- Rupture: The nerves have been stretched and at least partially torn, but not out of the spinal cord. Ruptured nerves cannot heal on their own. Surgery is required for any recovery, often followed by physical therapy.
- Axonotmesis: Caused by stretching or crushing, axonotmesis is complete disruption of the axons and myelin sheath in the center of the nerve, but the connective tissue surrounding the nerve (the endoneurium, perineurium, and epineurium) stays intact. Full recovery can take anywhere from weeks to years.
- Neuroma: When a stretch injury damages some of the nerve fibers and causes the formation of scar tissue, or a growth on the nerves. This tissue can press on the undamaged nerves, creating more complications and making movement more difficult. Some healing can happen naturally from such an injury, but usually not complete recovery.
- Neurapraxia: This is the most common injury and the least serious. It occurs when the nerves are stretched, compressed, or "shocked" but do not tear. Such injuries typically heal on their own within three months, though physical therapy from the parents is often needed to help with healing.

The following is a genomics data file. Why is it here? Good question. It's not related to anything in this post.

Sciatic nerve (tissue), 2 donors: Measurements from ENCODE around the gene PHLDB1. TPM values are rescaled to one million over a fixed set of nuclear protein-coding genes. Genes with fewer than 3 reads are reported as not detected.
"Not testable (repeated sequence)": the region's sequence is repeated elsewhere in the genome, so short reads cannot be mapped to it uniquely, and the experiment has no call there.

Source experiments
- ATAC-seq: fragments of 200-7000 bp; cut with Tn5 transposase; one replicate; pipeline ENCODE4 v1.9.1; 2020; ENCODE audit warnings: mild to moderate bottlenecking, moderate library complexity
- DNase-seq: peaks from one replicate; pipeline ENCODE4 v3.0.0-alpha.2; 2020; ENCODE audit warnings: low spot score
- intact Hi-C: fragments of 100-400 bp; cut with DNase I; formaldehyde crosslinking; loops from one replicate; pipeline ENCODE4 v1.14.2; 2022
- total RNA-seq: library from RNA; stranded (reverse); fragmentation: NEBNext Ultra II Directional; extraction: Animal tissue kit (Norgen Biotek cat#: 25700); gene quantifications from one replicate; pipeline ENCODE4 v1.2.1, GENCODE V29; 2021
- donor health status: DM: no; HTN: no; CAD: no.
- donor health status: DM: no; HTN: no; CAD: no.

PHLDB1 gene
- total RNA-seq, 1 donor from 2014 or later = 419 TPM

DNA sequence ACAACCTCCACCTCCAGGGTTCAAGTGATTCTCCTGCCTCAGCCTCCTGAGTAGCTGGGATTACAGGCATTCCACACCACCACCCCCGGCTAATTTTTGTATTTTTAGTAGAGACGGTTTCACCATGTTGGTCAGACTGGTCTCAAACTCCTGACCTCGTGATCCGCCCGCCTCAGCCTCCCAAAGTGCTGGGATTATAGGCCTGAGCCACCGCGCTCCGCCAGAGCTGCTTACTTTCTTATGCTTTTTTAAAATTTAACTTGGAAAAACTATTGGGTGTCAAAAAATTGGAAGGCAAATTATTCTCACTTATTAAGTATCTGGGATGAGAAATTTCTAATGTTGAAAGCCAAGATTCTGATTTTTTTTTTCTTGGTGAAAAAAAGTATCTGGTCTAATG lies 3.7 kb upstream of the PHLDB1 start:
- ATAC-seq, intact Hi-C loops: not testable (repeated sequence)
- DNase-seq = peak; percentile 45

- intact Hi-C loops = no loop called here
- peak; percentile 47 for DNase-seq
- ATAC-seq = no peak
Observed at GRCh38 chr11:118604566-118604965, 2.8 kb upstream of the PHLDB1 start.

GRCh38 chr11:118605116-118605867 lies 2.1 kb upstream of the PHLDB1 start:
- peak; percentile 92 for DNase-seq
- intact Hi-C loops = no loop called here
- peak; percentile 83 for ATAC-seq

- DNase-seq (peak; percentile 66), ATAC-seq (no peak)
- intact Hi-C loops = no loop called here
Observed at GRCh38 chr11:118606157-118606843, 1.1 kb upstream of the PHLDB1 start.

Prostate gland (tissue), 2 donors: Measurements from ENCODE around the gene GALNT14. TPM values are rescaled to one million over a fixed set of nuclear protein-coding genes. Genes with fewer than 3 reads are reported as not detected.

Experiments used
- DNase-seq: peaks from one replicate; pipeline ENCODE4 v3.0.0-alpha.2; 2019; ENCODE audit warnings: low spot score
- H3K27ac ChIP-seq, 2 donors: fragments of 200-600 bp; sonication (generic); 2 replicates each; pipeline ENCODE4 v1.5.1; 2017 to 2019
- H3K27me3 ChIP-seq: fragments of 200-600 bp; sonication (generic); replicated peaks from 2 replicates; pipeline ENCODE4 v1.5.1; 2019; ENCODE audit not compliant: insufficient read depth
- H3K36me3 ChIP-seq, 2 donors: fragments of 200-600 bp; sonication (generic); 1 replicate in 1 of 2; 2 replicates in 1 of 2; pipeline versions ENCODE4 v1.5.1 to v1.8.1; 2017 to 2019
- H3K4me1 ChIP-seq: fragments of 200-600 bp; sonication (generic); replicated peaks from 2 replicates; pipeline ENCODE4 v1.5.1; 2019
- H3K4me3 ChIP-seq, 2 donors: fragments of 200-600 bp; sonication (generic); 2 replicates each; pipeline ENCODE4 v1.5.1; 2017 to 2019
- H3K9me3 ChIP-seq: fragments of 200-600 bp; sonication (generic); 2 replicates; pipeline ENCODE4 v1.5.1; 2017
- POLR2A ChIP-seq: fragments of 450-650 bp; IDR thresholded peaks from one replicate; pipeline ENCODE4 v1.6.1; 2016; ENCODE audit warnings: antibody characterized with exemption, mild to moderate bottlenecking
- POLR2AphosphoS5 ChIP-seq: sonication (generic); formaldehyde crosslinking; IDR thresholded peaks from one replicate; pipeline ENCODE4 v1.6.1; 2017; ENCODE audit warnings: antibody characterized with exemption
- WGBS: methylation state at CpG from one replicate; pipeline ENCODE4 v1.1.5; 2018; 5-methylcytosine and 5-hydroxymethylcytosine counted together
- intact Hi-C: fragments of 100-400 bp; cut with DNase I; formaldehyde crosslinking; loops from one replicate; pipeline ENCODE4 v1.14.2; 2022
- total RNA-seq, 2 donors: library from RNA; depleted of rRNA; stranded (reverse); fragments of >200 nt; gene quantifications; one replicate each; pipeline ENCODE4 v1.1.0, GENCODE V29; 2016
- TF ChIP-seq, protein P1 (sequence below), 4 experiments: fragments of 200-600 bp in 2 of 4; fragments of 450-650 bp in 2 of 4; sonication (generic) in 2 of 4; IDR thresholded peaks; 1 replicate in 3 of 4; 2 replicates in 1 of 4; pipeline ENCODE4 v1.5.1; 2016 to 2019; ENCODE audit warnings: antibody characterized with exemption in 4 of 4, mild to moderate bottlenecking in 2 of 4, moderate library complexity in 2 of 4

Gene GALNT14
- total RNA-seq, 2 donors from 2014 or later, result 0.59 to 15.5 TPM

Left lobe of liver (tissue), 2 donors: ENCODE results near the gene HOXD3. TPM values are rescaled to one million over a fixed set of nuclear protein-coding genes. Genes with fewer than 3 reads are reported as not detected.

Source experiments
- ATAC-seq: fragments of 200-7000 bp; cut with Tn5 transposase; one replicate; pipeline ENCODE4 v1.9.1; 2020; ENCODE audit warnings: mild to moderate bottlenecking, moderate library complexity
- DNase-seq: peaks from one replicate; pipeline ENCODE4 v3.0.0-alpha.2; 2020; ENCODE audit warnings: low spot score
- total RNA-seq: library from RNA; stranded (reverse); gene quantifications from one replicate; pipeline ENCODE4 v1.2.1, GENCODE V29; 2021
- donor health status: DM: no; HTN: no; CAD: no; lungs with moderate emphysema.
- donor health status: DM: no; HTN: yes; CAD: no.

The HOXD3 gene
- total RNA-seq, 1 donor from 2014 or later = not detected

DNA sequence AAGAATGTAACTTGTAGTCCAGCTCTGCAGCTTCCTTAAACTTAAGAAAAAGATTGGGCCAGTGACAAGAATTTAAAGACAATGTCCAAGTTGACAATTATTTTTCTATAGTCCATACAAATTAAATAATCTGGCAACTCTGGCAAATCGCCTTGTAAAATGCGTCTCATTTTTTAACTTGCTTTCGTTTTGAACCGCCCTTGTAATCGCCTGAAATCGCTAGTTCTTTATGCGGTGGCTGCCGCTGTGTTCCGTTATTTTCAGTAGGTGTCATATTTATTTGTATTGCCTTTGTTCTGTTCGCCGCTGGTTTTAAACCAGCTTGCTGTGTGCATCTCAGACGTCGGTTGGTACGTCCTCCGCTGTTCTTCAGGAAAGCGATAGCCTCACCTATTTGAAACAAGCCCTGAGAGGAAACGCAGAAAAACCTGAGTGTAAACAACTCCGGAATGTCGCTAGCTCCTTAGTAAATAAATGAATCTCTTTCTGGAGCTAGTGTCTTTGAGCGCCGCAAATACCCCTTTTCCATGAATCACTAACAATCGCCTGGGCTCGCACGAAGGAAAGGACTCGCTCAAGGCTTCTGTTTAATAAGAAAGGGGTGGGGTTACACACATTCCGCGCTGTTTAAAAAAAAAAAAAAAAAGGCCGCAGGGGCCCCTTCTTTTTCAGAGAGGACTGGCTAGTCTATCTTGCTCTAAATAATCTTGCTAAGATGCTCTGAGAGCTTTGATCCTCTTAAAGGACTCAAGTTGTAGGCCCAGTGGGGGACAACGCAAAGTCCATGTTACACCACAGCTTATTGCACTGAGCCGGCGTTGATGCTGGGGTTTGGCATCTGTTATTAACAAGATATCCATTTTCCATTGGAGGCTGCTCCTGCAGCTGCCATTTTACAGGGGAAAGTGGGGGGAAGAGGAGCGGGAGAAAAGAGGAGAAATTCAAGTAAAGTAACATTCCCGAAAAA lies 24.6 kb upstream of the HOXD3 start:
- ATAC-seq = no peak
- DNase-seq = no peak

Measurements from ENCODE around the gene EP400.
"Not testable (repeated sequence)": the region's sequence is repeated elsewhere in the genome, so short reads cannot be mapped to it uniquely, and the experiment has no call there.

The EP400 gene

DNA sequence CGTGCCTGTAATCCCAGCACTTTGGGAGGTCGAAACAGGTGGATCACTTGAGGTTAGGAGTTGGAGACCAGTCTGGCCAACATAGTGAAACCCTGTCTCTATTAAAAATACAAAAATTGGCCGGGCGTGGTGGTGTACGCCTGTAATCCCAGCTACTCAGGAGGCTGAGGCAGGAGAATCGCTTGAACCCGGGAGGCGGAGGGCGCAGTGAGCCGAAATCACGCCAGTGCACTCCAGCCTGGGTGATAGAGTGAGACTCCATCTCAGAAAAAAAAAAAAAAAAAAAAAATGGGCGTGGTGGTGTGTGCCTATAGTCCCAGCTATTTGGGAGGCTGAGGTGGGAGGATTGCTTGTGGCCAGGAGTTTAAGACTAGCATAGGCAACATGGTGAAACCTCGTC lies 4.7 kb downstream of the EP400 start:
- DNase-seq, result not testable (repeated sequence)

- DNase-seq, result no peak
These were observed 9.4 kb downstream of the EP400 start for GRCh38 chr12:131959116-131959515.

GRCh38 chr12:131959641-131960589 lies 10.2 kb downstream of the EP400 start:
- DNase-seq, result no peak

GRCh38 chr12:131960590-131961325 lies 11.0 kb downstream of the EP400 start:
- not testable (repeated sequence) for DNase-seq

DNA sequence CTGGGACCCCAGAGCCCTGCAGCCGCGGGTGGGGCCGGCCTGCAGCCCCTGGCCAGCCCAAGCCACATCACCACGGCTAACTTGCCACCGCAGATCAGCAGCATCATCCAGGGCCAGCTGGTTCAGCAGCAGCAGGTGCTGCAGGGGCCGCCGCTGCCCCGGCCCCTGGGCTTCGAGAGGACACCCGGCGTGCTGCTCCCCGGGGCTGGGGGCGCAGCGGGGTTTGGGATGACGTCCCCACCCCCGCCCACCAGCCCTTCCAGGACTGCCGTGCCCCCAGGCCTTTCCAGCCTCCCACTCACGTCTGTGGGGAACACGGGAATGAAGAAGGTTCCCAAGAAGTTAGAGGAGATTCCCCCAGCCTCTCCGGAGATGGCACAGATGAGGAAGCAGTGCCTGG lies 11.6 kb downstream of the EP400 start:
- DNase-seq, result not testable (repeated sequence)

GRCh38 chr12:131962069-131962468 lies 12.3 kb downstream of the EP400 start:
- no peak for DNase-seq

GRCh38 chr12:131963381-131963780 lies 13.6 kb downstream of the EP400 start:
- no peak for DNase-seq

The end result of a brachial plexus injury will likely be Erb’s palsy (paralysis and loss of sensation in the shoulder/upper arm) or Klumpke’s palsy (paralysis and loss of sensation in the lower arm/wrist/hand).
Treatment depends on the severity of an injury. When neurapraxia occurs, recovery for an infant is usually straightforward, though parents may have to learn some physical therapy techniques from a doctor or specialist. More serious injuries require surgical treatment at the site of the injury, or nerve transplants on the spinal cord itself - very expensive procedures. It takes years for nerves to grow and develop, so recovery from such treatments can be difficult and painful for a child.
Brachial plexus injuries can be avoided when doctors and medical staff follow proper procedures before and during childbirth. These injuries are almost always due to malpractice on someone's part, making that physician or hospital liable for such mistakes. You deserve to have an experienced Denver birth injury lawyer to fight for the rights of your child.
At Leventhal Puga Braley P.C. we are a premier law firm that handles birth injury cases across the United States. Our attorneys are licensed to practice in many states, and we have the resources to pursue a case to its fullest extent against the most powerful hospitals and insurance companies to get our clients the justice their children deserve. Please call our Denver office toll-free at (877) 433-3906 to discuss what happened. We’ll sit down with you, review your medical records, and explore your options. If we can help, we’ll take your case for no upfront cost, only taking a fee if we win you fair compensation. You’ve been through enough. Let us help.
- Nerve Injuries in Newborns - Merck Manuals
- Brachial Plexus Injury in Newborns - MedlinePlus
- Erb's Palsy (Brachial Plexus Birth Palsy) - AAOS